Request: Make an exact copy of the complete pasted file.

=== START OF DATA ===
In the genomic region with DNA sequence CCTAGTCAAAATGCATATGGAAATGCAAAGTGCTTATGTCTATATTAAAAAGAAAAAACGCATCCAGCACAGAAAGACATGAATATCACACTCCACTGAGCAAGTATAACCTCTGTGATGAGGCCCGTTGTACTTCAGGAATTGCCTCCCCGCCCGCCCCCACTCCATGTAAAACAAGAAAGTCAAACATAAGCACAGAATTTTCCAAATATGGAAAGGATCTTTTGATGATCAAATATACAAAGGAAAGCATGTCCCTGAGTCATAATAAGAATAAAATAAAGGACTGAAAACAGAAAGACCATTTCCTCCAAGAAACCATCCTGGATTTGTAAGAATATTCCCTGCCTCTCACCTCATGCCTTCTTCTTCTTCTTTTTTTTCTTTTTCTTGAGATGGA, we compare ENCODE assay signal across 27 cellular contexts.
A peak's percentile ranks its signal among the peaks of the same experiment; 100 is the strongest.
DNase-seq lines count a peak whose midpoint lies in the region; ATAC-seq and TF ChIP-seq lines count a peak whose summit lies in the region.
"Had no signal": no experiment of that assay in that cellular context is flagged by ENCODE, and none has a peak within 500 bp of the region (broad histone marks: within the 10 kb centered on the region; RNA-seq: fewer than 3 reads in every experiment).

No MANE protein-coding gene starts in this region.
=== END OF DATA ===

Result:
In the genomic region with DNA sequence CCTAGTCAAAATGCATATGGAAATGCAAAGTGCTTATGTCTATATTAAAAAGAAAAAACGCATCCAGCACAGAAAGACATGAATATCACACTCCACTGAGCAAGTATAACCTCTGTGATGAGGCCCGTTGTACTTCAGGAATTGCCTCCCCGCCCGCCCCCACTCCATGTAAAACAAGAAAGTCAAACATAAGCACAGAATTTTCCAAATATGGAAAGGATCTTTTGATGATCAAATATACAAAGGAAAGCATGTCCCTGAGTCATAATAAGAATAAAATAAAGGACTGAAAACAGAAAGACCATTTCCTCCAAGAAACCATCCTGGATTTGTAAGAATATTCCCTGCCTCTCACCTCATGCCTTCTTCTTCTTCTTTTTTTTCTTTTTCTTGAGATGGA, we compare ENCODE assay signal across 27 cellular contexts.
A peak's percentile ranks its signal among the peaks of the same experiment; 100 is the strongest.
DNase-seq lines count a peak whose midpoint lies in the region; ATAC-seq and TF ChIP-seq lines count a peak whose summit lies in the region.
"Had no signal": no experiment of that assay in that cellular context is flagged by ENCODE, and none has a peak within 500 bp of the region (broad histone marks: within the 10 kb centered on the region; RNA-seq: fewer than 3 reads in every experiment).

No MANE protein-coding gene starts in this region.